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Geraldine R. Dodge poetry festival begins Thursday

Kwamedawes2010
When the Geraldine R. Dodge Poetry Festival kicks off Thursday night, some in the crowd will remember that it almost didn't happen.

The nation's largest all-poetry festival -- lasting four days, with almost 20,000 attendees -- was nearly a victim of the economic downturn. The festival has been held every other year since 1986, but its founder and sponsor was shaken by the stock plunges of 2008. Like many foundations, the Geraldine R. Dodge Foundation suffered significant losses to its endowment; in January of 2009, director David Grant told the Newark Star-Legder that it had lost 30% of its assets. The poetry festival, he said, would be canceled.

A year later, things had changed. "You know from my past messages that a year ago we did not expect to have a Festival in 2010," Grant wrote in a letter to supporters. He announced "with deep pleasure and appreciation" that with pledges of support from other quarters, the festival was back on.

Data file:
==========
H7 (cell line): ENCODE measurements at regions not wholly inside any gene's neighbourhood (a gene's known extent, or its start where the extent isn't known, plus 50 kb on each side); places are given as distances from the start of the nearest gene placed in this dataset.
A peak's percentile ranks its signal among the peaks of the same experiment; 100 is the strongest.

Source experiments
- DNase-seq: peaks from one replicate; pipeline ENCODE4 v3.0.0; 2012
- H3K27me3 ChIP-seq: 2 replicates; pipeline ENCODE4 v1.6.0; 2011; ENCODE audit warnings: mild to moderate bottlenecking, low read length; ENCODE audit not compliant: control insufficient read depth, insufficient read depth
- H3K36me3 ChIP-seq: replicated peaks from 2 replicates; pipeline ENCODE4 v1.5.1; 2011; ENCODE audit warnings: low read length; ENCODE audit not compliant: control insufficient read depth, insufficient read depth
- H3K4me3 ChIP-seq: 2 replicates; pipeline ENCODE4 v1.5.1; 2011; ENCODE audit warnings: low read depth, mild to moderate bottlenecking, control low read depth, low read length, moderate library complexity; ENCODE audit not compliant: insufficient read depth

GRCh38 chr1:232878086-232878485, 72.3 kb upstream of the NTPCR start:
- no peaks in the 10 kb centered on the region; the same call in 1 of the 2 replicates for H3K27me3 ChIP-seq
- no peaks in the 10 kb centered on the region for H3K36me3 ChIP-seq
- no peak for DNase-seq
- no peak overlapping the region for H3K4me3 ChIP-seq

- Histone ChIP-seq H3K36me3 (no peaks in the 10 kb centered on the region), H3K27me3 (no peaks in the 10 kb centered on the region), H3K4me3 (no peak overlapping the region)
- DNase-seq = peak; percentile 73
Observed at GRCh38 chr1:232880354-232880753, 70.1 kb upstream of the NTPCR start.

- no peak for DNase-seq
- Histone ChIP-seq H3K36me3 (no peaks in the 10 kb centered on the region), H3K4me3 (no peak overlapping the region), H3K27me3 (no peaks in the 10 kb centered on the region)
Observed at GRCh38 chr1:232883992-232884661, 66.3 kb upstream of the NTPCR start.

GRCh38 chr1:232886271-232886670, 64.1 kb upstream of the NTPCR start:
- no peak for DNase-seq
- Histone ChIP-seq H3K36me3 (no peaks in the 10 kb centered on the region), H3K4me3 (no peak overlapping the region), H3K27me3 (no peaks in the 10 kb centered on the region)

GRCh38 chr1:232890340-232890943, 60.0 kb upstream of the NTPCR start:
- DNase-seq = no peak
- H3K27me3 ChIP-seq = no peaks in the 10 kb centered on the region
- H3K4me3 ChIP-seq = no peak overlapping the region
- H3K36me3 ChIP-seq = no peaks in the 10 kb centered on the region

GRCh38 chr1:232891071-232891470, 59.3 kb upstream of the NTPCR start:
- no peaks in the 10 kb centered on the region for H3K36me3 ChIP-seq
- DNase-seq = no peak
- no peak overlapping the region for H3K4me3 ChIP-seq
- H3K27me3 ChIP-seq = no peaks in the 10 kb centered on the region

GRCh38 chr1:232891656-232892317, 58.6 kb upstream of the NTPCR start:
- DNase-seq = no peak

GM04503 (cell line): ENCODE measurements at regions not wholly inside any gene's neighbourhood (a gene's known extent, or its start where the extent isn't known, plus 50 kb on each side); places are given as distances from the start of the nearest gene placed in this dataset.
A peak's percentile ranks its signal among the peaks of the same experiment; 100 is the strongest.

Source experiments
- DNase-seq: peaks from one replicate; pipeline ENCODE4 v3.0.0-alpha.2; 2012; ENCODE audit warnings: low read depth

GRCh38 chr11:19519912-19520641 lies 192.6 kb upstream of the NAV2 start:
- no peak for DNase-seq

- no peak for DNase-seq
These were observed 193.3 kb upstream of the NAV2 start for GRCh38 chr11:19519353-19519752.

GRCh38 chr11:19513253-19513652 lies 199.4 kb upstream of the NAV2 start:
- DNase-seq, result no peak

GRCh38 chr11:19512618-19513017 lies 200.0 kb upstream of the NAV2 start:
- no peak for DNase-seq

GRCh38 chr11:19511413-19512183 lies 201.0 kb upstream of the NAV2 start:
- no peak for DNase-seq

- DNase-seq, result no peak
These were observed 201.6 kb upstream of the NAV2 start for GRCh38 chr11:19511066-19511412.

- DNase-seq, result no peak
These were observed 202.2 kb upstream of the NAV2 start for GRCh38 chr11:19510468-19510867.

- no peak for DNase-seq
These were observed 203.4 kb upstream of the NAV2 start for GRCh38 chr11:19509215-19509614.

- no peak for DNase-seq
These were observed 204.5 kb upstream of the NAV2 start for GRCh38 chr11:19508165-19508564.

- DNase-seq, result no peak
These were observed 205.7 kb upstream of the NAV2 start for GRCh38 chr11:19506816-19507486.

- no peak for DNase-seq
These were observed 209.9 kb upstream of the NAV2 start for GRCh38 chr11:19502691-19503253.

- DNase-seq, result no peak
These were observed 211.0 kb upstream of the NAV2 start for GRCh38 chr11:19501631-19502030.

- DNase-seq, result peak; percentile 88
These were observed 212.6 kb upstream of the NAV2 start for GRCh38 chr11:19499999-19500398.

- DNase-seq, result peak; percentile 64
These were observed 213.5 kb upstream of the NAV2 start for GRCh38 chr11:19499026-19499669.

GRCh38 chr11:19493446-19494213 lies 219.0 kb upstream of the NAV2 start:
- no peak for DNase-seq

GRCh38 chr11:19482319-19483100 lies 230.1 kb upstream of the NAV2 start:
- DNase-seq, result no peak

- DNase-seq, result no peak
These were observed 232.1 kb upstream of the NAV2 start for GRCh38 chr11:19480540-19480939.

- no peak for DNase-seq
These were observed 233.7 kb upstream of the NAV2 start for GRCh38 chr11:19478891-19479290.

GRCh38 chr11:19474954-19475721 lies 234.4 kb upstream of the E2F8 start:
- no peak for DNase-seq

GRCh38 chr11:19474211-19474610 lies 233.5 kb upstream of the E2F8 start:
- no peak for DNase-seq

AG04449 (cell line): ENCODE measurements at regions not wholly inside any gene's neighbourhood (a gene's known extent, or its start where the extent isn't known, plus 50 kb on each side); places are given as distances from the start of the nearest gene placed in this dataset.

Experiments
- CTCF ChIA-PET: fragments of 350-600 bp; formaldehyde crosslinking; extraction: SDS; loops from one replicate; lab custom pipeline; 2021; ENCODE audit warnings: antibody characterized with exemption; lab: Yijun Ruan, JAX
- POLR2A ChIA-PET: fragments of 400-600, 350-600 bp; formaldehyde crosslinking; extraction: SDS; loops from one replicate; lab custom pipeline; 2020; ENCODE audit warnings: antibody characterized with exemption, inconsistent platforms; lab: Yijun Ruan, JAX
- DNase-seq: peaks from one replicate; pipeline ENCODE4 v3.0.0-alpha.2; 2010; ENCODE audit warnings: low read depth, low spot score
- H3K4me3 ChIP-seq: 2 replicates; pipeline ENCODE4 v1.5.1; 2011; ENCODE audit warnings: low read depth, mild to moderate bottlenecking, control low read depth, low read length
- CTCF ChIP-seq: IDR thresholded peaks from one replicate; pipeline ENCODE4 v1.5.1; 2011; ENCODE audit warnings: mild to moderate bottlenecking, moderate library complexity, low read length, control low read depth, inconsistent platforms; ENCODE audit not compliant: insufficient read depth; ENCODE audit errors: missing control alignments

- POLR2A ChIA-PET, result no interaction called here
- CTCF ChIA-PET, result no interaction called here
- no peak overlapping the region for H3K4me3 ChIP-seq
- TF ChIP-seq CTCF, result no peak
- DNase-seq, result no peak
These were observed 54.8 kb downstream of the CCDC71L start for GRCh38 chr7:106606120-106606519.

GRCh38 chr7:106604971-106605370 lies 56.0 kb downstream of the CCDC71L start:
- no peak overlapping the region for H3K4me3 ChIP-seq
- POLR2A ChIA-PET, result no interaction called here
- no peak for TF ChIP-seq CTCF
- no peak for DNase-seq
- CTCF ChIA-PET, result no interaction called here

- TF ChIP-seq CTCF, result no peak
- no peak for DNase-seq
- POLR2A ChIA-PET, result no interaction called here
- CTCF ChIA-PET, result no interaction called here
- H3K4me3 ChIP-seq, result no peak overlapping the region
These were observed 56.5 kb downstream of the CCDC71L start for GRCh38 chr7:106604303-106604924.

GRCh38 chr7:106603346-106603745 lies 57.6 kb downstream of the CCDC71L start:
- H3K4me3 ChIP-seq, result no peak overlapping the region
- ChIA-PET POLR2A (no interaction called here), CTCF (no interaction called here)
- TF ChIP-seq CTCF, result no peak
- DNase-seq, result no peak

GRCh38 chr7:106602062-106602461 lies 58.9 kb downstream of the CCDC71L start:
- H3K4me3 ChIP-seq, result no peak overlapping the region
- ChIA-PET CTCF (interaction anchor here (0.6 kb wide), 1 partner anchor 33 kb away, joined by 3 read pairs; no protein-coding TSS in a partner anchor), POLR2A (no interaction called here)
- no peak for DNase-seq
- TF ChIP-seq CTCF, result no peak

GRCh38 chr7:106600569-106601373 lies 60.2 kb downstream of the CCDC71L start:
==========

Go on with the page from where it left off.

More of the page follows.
It opens Thursday night in Newark, N.J., and continues through Sunday. Tickets for the full weekend are $200, and daytime passes are $22, with discounts for students and seniors.

Poets on tap this year include former U.S. poet laureates Kay Ryan, Mark Strand and Billy Collins; relative newcomers Matthew and Michal Dickman, Jericho Brown and Tara Betts; and nationally known poets Sharon Olds, Amiri Baraka, Rita Dove and Kwame Dawes.

A large component of the event includes teacher training, including official professional development hours, and there is outreach to high school students. In addition to the public readings, there will be discussions -- about poetry and prayer, poetry and class, poetry and truth, poetry from Homer to hip-hop -- and musical performances.

-- Carolyn Kellogg

 Photo: Kwame Dawes reading in New York in January. Credit: georgia.kral via Flickr

 
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